Remembering the Victims of the Green River Killer

Is Seattle ready for a memorial to the Green River murder victims—the majority of them prostitutes?
Jenny Graham holds a photo of her sister, Debbie Estes, who was killed at age 15 by Gary Ridgway. She stands on the grounds of a Federal Way apartment building where her sister’s remains were found during construction in 1988

The Seattle area is filled with difficult landmarks for Jenny Graham, who now lives in Spokane with her husband and two children. “I’ll drive by the corner where Gary Ridgway picked my sister up,” Graham says of her frequent trips to the Seattle area. “I’ll drive by where they found my sister’s body. These are memories that never, never go away.” Graham’s sister, Debbie Estes, was 15 when Ridgway killed her. Debbie had been missing for six years when authorities found her remains in 1988. At first, Graham felt too ashamed to talk about her sister’s mur- der. Many of the Green River victims had been prostitutes or runaways. Some had been abused. Debbie had been all three. “The girls were being blamed for their deaths,” Graham says, recalling the public sentiment toward Ridgway’s victims as police recovered body after body.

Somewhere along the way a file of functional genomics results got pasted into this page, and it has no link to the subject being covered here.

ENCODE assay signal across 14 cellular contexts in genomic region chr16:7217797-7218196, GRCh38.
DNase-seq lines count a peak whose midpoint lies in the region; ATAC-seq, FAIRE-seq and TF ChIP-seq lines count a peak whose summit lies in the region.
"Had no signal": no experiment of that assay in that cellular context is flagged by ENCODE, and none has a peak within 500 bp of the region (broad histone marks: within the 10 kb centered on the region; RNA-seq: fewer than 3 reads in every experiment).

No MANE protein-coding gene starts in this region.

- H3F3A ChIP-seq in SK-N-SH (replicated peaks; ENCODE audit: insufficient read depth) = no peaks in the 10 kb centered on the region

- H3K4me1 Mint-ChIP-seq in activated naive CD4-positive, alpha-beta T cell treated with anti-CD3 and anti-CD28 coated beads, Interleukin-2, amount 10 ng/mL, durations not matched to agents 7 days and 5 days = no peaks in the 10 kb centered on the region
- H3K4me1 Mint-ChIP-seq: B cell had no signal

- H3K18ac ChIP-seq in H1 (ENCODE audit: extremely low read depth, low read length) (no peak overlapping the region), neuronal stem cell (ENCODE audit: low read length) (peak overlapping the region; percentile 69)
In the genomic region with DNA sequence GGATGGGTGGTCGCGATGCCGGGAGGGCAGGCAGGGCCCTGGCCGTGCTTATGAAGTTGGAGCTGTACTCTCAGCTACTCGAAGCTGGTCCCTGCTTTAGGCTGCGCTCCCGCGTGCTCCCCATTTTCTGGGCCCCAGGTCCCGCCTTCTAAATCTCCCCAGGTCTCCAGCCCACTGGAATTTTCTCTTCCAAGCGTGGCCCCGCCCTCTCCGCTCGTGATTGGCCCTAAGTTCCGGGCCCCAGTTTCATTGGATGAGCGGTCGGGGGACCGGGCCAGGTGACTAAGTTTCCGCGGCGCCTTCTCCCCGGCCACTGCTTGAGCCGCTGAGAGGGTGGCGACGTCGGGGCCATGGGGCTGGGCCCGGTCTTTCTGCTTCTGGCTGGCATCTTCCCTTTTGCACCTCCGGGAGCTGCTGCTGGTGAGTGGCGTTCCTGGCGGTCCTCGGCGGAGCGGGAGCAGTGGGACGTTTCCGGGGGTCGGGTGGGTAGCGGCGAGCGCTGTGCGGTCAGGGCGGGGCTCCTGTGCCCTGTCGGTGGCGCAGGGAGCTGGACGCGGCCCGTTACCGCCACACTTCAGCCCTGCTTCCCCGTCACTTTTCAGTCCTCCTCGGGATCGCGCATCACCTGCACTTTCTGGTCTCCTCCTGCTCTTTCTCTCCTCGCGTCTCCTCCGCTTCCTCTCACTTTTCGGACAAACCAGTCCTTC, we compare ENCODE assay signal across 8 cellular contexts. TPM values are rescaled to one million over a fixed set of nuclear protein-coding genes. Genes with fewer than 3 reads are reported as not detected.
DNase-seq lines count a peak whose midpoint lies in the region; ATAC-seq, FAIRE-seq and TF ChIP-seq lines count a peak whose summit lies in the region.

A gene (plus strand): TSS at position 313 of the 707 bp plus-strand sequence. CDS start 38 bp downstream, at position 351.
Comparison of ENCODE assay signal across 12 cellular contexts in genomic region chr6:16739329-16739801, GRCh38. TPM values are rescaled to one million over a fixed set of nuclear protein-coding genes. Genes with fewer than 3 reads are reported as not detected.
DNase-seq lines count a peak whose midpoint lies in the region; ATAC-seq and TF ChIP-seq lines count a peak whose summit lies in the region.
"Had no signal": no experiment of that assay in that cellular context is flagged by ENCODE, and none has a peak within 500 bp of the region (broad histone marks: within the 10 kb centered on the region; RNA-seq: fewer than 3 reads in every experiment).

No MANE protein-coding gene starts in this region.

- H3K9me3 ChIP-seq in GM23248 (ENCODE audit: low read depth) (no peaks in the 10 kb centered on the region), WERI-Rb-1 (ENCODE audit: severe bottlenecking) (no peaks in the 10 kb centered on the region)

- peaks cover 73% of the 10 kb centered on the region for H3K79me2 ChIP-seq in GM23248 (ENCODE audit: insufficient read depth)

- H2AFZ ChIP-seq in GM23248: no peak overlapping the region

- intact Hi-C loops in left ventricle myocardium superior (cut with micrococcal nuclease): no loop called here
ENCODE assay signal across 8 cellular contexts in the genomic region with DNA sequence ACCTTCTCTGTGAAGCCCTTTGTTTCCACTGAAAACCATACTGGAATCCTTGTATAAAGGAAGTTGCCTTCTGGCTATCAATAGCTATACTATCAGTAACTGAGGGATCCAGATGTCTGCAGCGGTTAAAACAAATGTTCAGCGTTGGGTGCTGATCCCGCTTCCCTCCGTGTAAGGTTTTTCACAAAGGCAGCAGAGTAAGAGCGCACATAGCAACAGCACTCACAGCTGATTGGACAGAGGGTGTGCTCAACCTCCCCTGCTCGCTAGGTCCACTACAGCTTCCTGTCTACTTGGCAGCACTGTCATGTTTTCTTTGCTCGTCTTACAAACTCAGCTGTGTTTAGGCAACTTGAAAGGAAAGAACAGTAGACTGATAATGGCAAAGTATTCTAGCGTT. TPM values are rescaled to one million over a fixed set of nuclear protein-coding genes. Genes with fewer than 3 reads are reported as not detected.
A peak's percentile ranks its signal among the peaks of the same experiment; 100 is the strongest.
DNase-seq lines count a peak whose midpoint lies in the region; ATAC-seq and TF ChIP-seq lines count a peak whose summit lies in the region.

Seattleite Noel Gomez knows how it feels to be regarded as one of society’s throwaways. A teen mother whose parents kicked her out of the house, she soon wound up under the thumb of an abusive pimp, turning tricks from Seattle’s Highway 99. “I pretty much envisioned myself being thrown in a ditch somewhere and being Jane Doe,” Gomez says. Now out of “the life” for seven years, she wants to ensure that the Green River victims are recognized as whole human beings, not just as the head shots—or in some cases, mug shots— portrayed by the media for two decades. “They were sisters, daughters, nieces, aunts, friends and mothers,” she says.